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Inside Iowa State, a newspaper for faculty and staff, is published by the Office of University Relations.

Dec. 10, 2008

Regents approve tuition rates for 2009-10

by Anne Krapfl

Tuition at Iowa State for resident Iowans, both undergraduate and graduate, will go up 4.2 percent next year, following approval by the state Board of Regents Dec. 10. Tuition for non-residents will go up 2.8 percent. Mandatory student fees -- which support services such as computers, health services, recreation services and student activities -- will go up a proposed 7 percent for undergraduates and 7.4 percent for graduate students.

The approved rates mirror what was proposed at the board's October meeting, but the final decision didn't come without a fight.

Alternate proposals

Proposals by board members to lower the tuition increase for resident undergraduates to 2.6 percent and 3.2 percent (the 2008-09 increase rate) were defeated after much discussion. Regents Michael Gartner and Ruth Harkin argued for no tuition increases in light of the weakening economy and were the dissenting votes in the final 6-2 vote (Regent Bonnie Campbell was absent).

"Times are getting worse," Gartner said. "Fifteen million dollars (roughly the net revenue increase to the three regent universities the approved tuition package will provide) is a whole lot of money, but in the greater scheme of things, it's probably easier for the universities to find that money than for families to find it."

In his comments to board members prior to the vote, president Gregory Geoffroy asked them to approve the rate increases and allow financial aid professionals at the universities to work with students on case-by-case financial aid packages that would allow them to stay in school.

"[A lower tuition increase] reduces our flexibility, our ability to work with them to help get them through these tough years," he said. Iowa State sets aside 20 to 21 percent of gross tuition revenues for student financial aid every year. The regent policy calls for a minimum of 15 percent.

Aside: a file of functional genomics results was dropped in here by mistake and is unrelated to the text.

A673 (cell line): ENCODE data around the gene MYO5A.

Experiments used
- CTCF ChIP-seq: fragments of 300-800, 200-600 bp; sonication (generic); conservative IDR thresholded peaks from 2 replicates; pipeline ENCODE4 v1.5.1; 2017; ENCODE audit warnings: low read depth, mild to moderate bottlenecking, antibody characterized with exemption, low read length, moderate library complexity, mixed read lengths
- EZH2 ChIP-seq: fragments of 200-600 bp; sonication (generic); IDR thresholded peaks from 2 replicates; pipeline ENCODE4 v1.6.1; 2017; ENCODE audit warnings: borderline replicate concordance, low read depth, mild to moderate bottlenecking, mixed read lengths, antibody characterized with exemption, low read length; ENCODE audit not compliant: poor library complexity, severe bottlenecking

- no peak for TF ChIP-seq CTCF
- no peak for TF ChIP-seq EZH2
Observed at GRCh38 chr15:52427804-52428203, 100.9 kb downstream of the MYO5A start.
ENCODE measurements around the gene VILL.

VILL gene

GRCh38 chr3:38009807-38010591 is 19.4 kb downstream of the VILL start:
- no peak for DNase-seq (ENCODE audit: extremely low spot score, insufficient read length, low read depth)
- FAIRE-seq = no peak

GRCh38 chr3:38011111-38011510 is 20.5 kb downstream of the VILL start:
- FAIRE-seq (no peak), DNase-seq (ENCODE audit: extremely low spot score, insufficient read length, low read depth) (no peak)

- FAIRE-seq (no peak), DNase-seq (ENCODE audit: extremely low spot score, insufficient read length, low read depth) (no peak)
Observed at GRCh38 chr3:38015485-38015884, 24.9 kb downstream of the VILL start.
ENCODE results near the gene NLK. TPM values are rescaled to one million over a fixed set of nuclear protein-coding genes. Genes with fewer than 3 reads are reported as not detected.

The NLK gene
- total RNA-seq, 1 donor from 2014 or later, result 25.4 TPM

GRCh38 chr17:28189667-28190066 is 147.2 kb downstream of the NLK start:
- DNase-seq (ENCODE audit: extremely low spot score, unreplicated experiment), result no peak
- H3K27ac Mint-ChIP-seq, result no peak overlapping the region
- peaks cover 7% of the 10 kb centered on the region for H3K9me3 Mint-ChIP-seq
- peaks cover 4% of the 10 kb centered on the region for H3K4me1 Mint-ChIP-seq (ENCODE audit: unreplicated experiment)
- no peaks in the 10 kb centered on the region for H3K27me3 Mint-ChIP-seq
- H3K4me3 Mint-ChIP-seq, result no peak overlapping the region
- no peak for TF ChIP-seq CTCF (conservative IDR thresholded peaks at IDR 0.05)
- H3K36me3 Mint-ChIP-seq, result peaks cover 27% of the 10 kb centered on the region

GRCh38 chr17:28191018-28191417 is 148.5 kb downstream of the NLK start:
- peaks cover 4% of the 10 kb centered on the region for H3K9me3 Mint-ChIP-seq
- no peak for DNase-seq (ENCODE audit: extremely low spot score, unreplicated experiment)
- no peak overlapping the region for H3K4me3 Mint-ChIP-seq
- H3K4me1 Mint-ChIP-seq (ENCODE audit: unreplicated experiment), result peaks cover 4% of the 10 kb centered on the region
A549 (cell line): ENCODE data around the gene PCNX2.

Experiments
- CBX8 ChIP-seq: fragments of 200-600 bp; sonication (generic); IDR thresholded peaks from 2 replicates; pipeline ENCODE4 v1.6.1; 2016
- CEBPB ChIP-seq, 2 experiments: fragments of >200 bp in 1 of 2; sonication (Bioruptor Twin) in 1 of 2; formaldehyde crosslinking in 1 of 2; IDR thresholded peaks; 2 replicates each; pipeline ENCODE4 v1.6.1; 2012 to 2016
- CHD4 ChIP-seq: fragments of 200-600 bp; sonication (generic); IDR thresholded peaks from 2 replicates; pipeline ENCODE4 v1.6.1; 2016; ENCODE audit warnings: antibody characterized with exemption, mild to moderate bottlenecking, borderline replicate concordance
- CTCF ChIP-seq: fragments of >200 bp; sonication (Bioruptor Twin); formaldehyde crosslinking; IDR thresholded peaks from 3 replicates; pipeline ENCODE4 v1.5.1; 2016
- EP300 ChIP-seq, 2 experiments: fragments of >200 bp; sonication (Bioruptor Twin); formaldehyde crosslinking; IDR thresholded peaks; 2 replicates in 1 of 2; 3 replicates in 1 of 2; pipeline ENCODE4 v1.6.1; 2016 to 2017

Regent Rose Vasquez, who expressed early support for the tuition increase, noted that the universities haven't asked for a higher tuition increase in light of the recent economic downturn.

"I think it's presumptive to assume that not all can afford the increase," she said. "I think it's a conservative increase. I still think education is an investment and you find the resources for it."

The 2009-10 numbers

So the combined tuition and fees for 2009-10 look like this:

Resident students

  • Undergraduates: $6,650, an increase of $290 (4.6 percent)
  • Graduates: $7,564, an increase of $328 (4.5 percent)

Non-resident students

  • Undergraduates: $17,870, an increase of $520 (3 percent)
  • Graduates: $18,664, an increase of $544 (3 percent)

Supplemental tuition

The approved tuition and fees packages include supplemental tuition for several groups of ISU students:

Undergraduate junior and senior Engineering college students (residents and non-residents) will be in the fourth and final year of a supplemental tuition plan next year. In the first three years, their tuition went up by an additional $500 per year over what first- and second-year Engineering students pay; in 2009-10, the supplemental tuition will be $250.

For the second straight year, Engineering graduate students also will pay a proposed $500 in supplemental tuition over other graduate students.

The 2009-10 year will be the first of three proposed years of $500 in supplemental tuition for upper division Business college students (resident and non-resident).

Fourth-year Veterinary Medicine students in the DVM program will pay an additional $7,500 in tuition to cover additional clinical fees. The fourth year is a 12-month clinical program, and students were informed of this pending fee when they were admitted, said Vet Med dean John Thomson. The proposed extra funds are needed to meet new accreditation requirements and for clinical training and equipment costs.


The Board of Regents Dec. 10 approved 2009-10 tuition rates that mirror what was proposed at the board's October meeting. Before the final 6-2 vote, the regents discussed other proposals for lower rates.